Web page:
25 Naming and Directories Files are organized in directoriesDirectories are themselves filesContain <name, pointer to file header> tableOnly OS can modify a directoryEnsure integrity of the mappingApplication programs can read directory (e.g., ls)Directory operations:List contents of a directorySearch (find a file)Linear searchBinary searchHash tableCreate a fileDelete a fileChanging gears…How do you find what you’re looking for on a disk?All this information could be stored in memory but what happens if the power is cycled?—This information could be stored on disk (and this is what we’re going to describe!).
26 Every directory has an inode A. TrueB. FalseGiven only the inode number (inumber) the OS can find the inode on disk
27 Directory Hierarchy and Traversal Directories are often organized in a hierarchyDirectory traversal:How do you find blocks of a file? Let’s start at the bottomFind file header (inode) – it contains pointers to file blocksTo find file header (inode), we need its I-numberTo find I-number, read the directory that contains the fileBut wait, the directory itself is a fileRecursion !!Example: Read file /A/B/CC is a fileB/ is a directory that contains the I-number for file CA/ is a directory that contains the I-number for file BHow do you find I-number for A?“/” is a directory that contains the I-number for file AWhat is the I-number for “/”? In Unix, it is 2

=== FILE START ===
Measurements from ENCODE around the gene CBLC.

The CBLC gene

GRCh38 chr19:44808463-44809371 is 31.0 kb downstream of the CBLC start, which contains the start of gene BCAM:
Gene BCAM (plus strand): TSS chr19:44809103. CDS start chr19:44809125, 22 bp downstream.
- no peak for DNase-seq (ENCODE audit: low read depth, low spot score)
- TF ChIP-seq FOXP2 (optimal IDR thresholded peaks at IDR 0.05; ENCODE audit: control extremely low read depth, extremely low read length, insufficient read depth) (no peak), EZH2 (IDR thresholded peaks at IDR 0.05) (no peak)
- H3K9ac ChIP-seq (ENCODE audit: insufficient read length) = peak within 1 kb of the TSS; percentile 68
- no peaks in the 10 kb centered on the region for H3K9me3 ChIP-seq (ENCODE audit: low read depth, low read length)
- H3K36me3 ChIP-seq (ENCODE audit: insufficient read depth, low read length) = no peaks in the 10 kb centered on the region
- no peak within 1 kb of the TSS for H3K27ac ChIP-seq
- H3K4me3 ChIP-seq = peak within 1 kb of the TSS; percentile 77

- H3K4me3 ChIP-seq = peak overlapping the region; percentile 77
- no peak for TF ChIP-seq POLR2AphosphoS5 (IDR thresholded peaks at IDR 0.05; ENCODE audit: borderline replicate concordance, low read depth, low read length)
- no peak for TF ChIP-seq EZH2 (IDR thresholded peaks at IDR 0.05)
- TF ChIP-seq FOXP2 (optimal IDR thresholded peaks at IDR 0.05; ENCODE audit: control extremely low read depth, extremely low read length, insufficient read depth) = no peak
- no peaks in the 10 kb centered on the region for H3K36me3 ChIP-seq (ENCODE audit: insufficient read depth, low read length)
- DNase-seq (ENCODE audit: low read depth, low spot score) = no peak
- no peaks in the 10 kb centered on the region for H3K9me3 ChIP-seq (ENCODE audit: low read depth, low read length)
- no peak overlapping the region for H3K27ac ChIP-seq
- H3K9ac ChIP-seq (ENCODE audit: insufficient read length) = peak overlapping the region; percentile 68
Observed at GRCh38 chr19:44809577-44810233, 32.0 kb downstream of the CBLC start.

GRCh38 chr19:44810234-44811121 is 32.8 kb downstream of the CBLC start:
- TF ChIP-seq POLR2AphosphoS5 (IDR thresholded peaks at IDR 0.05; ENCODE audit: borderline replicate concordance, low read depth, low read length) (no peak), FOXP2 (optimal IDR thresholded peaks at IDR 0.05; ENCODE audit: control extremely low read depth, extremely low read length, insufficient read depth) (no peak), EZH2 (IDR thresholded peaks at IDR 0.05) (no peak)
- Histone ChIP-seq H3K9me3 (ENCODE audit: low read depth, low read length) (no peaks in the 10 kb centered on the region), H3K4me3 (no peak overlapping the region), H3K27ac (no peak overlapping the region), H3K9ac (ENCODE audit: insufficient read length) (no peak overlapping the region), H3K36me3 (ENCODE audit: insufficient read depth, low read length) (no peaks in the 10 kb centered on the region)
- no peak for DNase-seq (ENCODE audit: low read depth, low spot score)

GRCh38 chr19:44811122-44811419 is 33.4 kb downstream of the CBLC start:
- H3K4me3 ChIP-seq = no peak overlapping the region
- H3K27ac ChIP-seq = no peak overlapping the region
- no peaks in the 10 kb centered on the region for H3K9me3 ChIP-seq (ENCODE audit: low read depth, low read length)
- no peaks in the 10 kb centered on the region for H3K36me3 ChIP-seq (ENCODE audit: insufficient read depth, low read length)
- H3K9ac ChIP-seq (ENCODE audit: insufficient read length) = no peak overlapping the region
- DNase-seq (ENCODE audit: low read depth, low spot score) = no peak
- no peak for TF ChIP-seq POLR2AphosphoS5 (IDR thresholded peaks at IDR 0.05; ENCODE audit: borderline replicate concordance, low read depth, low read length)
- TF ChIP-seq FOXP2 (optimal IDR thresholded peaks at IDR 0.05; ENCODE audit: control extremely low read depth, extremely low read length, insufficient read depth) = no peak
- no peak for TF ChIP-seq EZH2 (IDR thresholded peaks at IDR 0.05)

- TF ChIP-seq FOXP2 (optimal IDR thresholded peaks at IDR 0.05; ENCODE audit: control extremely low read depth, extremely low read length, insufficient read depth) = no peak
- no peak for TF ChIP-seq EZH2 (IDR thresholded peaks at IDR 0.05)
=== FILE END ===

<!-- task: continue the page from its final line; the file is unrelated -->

28 Directory Traversal (Cont’d.) How many disk accesses are needed to access file /A/B/C?Read I-node for “/” (root) from a fixed locationRead the first data block for rootRead the I-node for ARead the first data block of ARead the I-node for BRead the first data block of BRead I-node for CRead the first data block of COptimization:Maintain the notion of a current working directory (CWD)Users can now specify relative file namesOS can cache the data blocks of CWD
29 Naming and Directories Once you have the file header, you can access all blocks within a fileHow to find the file header? Inode number + layout.Where are file headers stored on disk?In early Unix:Special reserved array of sectorsFiles are referred to with an index into the array (I-node number)Limitations: (1) Header is not near data; (2) fixed size of array fixed number of files on disk (determined at the time of formatting the disk)Berkeley fast file system (FFS):Distribute file header array across cylinders.Ext2 (linux):Put inodes in block group header.How do we find the I-node number for a file?Solution: directories and name lookup
30 A corrupt directory can make a file system useless A. TrueB. False
31 Other Free List Representations In-situ linked listsGrouped listsDWhy would we consider one scheme as being any better or worse than another?— Fault tolerance.— Efficiency of allocation.— Overhead?DGNextgroupblockAllocated blockEmpty block